24. Program Command Expression ::= Command ::= V-name := Expression | Identifier ( Expression ) | Command ; Command | if Expression then Command else Command | while Expression do Command | let Declaration in Command ::= Integer-Literal | V-name | Operator Expression | Expression Operator Expression Mini-Triangle Abstract Syntax Label Program AssignCommand CallCommand SequentialCommand IfCommand WhileCommand LetCommand IntegerExpression VnameExpression UnaryExpression BinaryExpression

  25. V-name Declaration Type-Denoter ::= Identifier ::= const Identifier ~ Expression | var Identifier : Type-denoter | Declaration ; Declaration ::= Identifier Mini-Triangle Abstract Syntax Label SimpleVname ConstDeclaration VarDeclaration SequentialDeclaration SimpleTypeDenoter

  26. Abstract Syntax Tree – let var y: Integer in y := y + 1 Program LetCommand AssignmentCommand BinaryExpression VarDeclaration Expression IntegerExpression VnameExpression SimpleTypeDenoter SimpleVname SimpleVname Integer-Literal Identifier Operator Identifier Identifier Identifier y y y Integer 1 +

  27. Semantics • Concerned with the meaning of the program • Their behavior when run • Specifying semantics • Specify in general terms what will be the semantics of each class of phrase in the language • Semantics of commands, expressions, and declarations • A command is executed to update variables • May also have side effect of performing input-output • An expression is evaluated to yield a value • May also have side effect of updating variables • A declaration is elaborated to produce bindings • May also have the side effect of allocating and initializing variables • Specify the semantics of each specific form of command, expression, declaration, and so on • One clause for each form of phrase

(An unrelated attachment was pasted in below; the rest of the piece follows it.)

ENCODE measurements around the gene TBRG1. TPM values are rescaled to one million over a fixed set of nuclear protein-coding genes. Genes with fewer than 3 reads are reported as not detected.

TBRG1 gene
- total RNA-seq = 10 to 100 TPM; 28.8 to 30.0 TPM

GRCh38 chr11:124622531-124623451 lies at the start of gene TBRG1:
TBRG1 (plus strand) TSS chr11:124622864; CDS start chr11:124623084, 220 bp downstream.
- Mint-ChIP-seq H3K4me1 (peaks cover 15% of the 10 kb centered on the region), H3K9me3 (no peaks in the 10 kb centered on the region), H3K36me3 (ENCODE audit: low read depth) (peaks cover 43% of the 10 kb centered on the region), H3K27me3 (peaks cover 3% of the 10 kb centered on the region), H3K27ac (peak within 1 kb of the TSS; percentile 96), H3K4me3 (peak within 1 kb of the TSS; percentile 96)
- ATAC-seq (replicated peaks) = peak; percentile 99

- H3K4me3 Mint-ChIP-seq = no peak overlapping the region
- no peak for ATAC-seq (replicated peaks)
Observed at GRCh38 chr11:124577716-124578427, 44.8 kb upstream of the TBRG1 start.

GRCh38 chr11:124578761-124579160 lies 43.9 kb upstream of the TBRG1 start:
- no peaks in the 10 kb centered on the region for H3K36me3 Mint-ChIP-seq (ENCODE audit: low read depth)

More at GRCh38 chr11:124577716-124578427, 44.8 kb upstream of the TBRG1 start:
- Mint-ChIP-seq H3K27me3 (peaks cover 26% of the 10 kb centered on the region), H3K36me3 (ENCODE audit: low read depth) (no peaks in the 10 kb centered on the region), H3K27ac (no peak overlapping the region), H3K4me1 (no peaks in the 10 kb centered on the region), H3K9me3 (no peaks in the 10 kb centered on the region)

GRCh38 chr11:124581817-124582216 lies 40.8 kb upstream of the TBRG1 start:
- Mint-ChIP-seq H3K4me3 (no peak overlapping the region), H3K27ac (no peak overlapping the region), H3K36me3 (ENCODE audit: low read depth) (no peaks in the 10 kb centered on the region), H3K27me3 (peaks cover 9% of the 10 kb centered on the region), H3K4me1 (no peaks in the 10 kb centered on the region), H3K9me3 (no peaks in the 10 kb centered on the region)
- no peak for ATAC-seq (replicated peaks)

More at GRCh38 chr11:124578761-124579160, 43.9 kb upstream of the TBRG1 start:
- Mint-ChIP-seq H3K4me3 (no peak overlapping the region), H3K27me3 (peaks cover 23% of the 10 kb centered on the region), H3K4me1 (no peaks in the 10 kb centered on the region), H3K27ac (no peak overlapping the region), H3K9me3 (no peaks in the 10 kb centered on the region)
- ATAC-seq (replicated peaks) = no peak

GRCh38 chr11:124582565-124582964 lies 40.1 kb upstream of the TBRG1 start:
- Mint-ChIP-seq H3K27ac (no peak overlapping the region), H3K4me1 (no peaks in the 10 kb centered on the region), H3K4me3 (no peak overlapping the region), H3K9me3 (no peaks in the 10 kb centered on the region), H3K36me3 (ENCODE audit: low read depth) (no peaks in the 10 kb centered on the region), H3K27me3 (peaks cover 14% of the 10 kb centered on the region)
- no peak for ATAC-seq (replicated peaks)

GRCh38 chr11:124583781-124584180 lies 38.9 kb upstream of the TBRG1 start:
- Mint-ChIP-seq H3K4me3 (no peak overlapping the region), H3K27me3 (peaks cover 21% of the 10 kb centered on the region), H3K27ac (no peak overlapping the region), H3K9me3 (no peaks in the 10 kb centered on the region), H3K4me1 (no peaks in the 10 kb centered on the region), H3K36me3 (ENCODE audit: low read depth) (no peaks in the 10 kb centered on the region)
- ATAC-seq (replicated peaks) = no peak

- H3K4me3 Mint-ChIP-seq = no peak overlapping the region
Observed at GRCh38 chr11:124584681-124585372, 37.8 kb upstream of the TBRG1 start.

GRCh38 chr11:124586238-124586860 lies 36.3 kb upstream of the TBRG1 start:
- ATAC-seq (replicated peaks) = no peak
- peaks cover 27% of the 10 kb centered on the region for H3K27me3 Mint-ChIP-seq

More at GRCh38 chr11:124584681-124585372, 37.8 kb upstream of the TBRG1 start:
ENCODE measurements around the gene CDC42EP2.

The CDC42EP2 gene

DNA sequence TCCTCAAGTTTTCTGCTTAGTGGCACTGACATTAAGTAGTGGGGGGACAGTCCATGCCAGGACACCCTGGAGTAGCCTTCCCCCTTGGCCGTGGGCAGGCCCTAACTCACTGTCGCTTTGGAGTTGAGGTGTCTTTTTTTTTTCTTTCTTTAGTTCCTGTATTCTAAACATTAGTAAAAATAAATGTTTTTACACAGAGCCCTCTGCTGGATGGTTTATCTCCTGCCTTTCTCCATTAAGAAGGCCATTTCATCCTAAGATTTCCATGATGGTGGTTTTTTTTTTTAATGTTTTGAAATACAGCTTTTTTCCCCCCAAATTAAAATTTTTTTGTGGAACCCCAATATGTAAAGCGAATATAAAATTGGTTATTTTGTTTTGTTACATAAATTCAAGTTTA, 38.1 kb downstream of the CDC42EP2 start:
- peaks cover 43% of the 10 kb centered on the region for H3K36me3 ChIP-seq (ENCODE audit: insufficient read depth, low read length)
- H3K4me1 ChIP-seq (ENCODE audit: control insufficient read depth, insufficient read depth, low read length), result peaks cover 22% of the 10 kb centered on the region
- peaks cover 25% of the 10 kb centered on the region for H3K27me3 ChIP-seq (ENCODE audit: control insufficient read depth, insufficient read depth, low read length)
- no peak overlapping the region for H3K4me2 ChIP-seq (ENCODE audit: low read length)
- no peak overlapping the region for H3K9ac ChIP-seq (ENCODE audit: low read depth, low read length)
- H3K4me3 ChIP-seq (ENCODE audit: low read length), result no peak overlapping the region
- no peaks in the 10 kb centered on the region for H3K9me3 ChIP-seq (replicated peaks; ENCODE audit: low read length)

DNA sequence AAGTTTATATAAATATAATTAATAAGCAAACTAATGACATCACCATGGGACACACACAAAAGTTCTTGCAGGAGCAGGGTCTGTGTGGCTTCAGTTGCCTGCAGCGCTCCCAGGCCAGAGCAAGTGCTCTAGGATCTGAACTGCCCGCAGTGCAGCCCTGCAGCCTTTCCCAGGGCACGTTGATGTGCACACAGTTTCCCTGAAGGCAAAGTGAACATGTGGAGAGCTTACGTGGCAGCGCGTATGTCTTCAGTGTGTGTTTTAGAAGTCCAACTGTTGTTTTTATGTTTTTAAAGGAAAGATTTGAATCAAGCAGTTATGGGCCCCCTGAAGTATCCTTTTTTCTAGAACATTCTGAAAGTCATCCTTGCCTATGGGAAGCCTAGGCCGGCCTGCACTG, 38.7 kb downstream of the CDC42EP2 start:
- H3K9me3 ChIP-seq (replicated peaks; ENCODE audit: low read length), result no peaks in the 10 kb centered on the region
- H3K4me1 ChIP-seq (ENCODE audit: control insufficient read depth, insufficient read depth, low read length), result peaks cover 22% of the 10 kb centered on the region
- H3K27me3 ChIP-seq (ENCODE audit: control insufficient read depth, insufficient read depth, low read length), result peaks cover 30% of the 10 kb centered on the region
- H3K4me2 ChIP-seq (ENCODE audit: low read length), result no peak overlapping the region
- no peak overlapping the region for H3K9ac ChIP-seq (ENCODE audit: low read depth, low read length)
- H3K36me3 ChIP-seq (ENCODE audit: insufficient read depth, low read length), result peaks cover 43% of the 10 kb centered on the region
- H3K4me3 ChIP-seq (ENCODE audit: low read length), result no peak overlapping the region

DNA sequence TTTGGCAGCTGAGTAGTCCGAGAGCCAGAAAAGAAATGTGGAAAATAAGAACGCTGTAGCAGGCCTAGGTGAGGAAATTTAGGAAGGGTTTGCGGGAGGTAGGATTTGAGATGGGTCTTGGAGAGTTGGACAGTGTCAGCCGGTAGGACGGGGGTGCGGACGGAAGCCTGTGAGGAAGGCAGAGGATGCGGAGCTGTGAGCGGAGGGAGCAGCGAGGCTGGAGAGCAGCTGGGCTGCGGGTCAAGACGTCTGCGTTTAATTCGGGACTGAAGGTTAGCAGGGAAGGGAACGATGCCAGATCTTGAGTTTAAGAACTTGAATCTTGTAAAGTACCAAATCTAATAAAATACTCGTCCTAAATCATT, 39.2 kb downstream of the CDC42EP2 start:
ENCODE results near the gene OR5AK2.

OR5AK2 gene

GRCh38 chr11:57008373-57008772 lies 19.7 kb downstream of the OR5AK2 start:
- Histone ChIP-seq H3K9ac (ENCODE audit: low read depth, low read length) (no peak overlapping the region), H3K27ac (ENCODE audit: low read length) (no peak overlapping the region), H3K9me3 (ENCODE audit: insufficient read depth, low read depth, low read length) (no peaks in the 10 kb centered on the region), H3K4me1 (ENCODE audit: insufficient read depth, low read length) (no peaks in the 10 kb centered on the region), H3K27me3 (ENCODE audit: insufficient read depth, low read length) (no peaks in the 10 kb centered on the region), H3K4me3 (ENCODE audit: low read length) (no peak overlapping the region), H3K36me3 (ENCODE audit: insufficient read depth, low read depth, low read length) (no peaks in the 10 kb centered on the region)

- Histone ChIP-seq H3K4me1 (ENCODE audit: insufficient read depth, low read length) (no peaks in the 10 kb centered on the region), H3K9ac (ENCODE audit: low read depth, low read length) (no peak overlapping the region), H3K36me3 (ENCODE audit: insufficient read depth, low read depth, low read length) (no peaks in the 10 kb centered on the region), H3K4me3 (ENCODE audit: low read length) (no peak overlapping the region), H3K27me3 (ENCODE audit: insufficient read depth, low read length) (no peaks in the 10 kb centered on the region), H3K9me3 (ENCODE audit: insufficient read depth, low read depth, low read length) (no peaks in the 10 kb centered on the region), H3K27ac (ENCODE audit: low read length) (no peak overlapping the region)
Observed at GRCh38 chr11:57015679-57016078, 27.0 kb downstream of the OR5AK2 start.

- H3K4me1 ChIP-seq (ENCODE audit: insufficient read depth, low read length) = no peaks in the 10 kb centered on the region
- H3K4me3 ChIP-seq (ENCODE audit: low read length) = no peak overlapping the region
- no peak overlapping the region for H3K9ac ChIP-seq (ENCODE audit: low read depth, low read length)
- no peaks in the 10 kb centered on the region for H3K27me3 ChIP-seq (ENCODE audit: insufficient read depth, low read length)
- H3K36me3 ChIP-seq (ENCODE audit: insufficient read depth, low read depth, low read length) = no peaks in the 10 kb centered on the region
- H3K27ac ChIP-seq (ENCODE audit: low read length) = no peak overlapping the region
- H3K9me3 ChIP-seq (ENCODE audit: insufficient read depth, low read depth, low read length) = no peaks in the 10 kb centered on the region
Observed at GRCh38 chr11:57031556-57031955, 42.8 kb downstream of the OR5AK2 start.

28. Mini-Triangle Semantics • A command C is executed in order to update variables (this includes input and output) • The assignment statement V := E is executed as follows. The expression E is evaluated to yield a value v; then v is assigned to the value-or-variable-name V. • The call-command I (E) is executed as follows. The expression E is evaluated to yield a value v; then the procedure bound to I is called with v as its argument. • The sequence command C1 ; C2 is executed as follows. First C1 is executed; then C2 is executed.

  29. Mini-Triangle Semantics (cont) • A command C is executed in order to update variables (this includes input and output) cont… • The if-command if E then C1 else C2 is executed as follows. The expression E is evaluated to yield a truth-value t; If t is true, C1 is executed; if t is false, C2 is executed. • The while-command while E do C is executed as follows. The expression E is evaluated to yield a truth-value t; if t is true, C is executed, and then the while-command is executed again; if t is false, execution of the while-command is completed.

  30. Mini-Triangle Semantics (cont) • A command C is executed in order to update variables (this includes input and output) cont… • The let-command let D in C is executed as follows. The declaration D is elaborated to produce bindings b; C is executed, in the environment of the let-command overlaid by the bindings b. The bindings b have no effect outside the let-command.